Complete Guide on How to Repair Your Microwave

Broken microwave? Troubleshoot your microwave by yourself. Well, it can be done by the basic tools you have in your cupboards such as flathead and Philip’s head screwdrivers. These days the majority of the microwave parts are available in the markets online and offline both, and it’s not too expensive as well. And on average, it isn’t much time consuming as well, so why burn a hole in your pocket?

Yes, it’s true that working on a microwave can be dangerous. Because most of the electrical devices immediately disseminate their electricity after they have been unplugged, there are high chances of microwave to stay connected with the live electrical connections or parts. The U.S. Consumer Product Safety Commission (CPSC) notes that, on average, two people die per year while working on their microwaves.

The high voltage capacitor within microwaves does retain a charge, but an internal resistor is designed to automatically empty out that charge. After unplugging, let the oven sit for at least ten minutes to make sure the charge is fully dispelled in the event of a non-functional resistor. The capacitor in a microwave will stay charged for 2 or 3 days or it might be for a longer time period even after its being unplugged.

If you feel that you are not so comfortable while troubleshooting your broken microwave, you can definitely call for a microwave expert who can help you fix the bug between the service panel and the kitchen outlet.

Different Scenario: Just in case if the microwave display is not lit up. When you try to turn on the microwave, nothing happens.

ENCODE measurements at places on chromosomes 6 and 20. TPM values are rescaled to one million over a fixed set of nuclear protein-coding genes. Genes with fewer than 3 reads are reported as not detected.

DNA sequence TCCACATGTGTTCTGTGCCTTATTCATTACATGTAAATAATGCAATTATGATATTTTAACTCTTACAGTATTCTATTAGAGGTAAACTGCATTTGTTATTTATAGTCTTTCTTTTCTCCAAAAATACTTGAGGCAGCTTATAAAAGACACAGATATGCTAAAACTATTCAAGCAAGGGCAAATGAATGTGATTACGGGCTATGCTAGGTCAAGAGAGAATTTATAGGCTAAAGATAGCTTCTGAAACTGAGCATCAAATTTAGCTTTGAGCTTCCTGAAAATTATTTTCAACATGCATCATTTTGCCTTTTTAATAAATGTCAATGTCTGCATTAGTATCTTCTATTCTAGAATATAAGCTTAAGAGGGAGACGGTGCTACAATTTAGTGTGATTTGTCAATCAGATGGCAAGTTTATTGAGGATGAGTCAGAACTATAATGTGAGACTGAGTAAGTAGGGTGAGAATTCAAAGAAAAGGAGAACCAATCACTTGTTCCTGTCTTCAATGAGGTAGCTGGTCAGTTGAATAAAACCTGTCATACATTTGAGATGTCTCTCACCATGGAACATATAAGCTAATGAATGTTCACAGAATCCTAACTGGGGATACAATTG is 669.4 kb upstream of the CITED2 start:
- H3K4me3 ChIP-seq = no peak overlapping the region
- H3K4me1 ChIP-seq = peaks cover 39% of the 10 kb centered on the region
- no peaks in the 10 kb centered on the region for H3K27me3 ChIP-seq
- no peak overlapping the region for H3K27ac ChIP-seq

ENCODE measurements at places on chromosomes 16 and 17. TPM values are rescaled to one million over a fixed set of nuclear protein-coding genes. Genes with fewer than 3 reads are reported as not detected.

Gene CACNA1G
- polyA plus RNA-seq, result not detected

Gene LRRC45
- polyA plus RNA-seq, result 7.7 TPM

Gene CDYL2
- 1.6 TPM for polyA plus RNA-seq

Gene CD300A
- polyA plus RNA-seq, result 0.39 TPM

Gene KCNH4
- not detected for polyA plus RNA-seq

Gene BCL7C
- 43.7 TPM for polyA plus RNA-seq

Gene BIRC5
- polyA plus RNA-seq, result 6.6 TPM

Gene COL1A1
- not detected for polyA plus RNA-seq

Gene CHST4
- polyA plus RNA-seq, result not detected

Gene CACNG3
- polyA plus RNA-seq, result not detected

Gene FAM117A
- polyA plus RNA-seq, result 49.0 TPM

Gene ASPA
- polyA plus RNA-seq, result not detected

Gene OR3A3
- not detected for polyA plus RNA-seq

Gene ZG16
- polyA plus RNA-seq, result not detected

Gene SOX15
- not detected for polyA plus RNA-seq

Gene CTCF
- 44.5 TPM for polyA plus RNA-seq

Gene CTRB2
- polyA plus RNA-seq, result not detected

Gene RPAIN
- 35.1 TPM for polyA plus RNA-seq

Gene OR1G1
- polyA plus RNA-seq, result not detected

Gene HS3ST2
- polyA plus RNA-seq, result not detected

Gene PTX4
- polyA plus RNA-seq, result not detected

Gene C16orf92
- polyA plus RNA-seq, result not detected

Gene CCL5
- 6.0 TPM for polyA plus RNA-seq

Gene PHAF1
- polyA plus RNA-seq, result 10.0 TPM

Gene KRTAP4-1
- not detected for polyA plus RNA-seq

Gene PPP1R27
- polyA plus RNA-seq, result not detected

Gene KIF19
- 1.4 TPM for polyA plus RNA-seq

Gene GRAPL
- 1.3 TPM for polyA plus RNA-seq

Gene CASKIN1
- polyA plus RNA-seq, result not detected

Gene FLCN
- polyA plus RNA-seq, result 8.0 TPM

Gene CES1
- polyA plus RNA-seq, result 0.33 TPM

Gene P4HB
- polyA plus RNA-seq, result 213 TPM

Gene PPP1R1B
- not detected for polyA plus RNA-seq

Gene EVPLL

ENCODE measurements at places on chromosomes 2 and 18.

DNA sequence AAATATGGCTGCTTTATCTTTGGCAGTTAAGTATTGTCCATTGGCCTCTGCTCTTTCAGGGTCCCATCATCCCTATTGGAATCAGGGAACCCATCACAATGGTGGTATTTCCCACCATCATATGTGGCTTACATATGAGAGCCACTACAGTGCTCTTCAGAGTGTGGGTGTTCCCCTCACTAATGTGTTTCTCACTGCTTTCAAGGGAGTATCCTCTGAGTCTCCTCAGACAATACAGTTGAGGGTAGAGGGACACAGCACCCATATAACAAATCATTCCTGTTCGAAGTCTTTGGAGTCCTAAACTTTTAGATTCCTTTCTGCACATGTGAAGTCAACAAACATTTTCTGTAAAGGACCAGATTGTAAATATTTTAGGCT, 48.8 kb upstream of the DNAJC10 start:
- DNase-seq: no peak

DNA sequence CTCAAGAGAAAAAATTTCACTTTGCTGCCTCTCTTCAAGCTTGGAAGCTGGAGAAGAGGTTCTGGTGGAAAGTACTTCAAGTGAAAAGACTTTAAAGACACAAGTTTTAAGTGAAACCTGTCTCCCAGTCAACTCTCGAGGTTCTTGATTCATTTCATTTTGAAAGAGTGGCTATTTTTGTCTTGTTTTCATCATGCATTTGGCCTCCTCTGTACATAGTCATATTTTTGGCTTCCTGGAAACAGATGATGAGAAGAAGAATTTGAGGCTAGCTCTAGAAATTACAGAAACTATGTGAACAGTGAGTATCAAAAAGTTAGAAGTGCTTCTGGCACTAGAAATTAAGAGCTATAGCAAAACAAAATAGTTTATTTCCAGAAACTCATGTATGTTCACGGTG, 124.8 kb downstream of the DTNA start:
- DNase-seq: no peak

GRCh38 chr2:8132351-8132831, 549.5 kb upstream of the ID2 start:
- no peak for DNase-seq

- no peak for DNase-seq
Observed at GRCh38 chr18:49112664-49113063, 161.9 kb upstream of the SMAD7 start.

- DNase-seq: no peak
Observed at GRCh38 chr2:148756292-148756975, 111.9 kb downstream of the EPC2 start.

• GFCI outlet: According to electrical code, outlets over kitchen counters are required to be ground-fault current interrupter style which is a safety device on electrical outlets. GFCI outlets frequently trip. Unplug the microwave, press the “Reset” button on the GFCI outlet, plugin, and try again.
  • Non GFCI outlet: Your microwave may not be plugged into a GFCI-style outlet but it might still be receiving GFCI protection from another outlet that is GFCI-style. Well, this is not a common practice while this is not a common practice, this does cohere to electrical code in many communities. Facilitate the oven, reset all other GFCI style outlets in the kitchen, plugin, and see if the display lights up.
  • Circuit breaker: The circuit breaker on the electrical service panel may have broken down. So, finding the correct location of the service panel, after that finding the breaker that correlates to the microwave’s outlet. Flip the breaker off and then on again. 

And it’s always good for you to double-check that power is running to both the GFCI outlet and into the microwave’s power cord with an inexpensive voltage detector. After that when you touch the power cord and If it beeps or lights up (depending on the tester), this means that the cord is electrified.

Microwave Outlet has Electricity, But Oven Isn’t Powered

Scenario: when you know that your microwave has live power running to it, but the display does not light up and the oven doesn’t turn on.